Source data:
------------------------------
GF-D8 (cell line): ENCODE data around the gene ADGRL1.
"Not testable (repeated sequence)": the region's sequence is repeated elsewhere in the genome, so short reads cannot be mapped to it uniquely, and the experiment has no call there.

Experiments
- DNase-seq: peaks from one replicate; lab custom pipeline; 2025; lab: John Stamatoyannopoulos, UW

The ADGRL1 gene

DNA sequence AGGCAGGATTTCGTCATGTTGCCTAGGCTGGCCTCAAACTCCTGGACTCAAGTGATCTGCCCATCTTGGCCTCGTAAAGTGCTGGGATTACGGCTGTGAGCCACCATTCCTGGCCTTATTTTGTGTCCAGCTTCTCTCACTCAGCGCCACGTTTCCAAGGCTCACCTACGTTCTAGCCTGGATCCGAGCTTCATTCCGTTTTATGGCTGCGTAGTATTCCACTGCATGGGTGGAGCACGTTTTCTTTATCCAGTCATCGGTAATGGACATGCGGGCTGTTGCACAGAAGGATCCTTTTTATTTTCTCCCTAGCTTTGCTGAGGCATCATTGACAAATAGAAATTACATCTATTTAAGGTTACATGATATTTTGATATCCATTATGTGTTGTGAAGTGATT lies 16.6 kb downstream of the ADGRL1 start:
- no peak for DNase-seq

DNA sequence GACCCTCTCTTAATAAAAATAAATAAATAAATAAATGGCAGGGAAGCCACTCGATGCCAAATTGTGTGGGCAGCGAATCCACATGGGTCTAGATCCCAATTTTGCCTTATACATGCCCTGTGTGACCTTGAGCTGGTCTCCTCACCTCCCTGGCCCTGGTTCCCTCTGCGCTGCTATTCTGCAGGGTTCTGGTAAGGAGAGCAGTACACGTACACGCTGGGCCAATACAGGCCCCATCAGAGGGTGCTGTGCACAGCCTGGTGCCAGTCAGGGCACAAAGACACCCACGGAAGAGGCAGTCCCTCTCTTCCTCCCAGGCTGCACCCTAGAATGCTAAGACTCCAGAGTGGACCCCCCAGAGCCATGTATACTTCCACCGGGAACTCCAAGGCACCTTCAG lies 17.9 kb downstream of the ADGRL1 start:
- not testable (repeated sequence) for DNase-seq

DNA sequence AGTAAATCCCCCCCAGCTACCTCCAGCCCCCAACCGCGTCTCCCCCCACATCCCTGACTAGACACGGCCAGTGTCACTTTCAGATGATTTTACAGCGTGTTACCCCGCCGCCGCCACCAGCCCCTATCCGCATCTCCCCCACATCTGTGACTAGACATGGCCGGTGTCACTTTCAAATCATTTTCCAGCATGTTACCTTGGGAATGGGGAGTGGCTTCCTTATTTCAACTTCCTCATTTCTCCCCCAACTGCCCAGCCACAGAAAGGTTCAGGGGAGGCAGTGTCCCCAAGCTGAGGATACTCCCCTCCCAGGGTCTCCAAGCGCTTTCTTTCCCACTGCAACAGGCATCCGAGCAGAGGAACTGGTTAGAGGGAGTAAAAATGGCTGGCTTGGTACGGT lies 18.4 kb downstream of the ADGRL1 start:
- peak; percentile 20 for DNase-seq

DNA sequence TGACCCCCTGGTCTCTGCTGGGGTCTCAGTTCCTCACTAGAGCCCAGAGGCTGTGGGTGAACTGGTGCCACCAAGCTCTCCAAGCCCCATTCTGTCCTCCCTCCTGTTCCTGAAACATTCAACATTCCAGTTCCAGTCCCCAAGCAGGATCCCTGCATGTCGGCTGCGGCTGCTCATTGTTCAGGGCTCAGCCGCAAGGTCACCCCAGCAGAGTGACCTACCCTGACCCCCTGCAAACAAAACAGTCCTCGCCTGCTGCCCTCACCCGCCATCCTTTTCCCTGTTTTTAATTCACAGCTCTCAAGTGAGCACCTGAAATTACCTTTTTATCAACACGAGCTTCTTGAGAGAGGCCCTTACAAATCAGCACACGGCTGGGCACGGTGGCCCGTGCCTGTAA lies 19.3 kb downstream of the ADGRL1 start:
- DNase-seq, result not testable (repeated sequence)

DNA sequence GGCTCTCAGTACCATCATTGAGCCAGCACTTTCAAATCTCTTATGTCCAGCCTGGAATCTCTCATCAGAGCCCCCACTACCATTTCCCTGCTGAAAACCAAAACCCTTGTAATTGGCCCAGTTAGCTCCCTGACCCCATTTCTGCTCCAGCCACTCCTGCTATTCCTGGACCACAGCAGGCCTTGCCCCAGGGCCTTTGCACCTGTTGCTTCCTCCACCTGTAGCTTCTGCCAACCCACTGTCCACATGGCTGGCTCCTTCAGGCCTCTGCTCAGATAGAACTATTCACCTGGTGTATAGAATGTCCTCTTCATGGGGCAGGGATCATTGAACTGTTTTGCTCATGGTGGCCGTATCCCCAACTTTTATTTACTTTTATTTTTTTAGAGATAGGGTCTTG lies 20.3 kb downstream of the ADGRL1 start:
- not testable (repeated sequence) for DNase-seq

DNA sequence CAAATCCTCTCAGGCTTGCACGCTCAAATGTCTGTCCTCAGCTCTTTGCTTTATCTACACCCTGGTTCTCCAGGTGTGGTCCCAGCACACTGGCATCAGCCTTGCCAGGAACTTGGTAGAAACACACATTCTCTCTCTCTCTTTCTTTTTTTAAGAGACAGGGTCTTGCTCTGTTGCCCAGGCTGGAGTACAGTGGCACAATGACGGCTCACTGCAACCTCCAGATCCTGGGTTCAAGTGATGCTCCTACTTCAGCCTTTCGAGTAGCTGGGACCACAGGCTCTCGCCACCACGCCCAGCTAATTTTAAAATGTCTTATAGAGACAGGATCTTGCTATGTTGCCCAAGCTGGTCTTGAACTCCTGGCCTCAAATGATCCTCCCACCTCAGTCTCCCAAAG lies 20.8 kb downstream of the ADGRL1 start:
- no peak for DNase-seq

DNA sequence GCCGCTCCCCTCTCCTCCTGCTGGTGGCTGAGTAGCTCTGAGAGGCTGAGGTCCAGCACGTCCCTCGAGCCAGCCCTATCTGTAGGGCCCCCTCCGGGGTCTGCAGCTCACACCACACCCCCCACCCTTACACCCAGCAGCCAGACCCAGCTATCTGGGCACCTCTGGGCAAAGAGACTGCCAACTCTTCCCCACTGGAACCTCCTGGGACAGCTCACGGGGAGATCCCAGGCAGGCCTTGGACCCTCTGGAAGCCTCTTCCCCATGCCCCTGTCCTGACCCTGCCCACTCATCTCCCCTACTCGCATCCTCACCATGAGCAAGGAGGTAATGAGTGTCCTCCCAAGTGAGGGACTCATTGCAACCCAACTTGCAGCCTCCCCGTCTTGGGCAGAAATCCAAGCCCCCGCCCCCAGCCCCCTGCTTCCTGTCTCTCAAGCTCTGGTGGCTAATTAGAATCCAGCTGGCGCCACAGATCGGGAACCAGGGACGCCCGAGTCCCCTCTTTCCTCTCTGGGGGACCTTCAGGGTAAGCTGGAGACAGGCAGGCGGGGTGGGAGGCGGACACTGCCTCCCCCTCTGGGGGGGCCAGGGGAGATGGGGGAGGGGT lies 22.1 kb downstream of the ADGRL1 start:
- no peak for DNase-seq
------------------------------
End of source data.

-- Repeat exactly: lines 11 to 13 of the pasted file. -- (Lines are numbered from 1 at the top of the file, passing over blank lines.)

- peak; percentile 20 for DNase-seq

DNA sequence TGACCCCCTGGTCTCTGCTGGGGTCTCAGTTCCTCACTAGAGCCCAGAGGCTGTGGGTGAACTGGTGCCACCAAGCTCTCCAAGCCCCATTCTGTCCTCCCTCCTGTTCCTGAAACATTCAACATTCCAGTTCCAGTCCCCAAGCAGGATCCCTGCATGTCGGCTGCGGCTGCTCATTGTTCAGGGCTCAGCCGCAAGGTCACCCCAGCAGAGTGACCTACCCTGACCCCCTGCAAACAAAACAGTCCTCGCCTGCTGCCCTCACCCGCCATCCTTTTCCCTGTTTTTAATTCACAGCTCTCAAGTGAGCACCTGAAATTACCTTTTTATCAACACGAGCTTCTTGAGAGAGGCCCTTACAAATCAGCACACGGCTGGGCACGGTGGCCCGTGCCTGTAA lies 19.3 kb downstream of the ADGRL1 start:
- DNase-seq, result not testable (repeated sequence)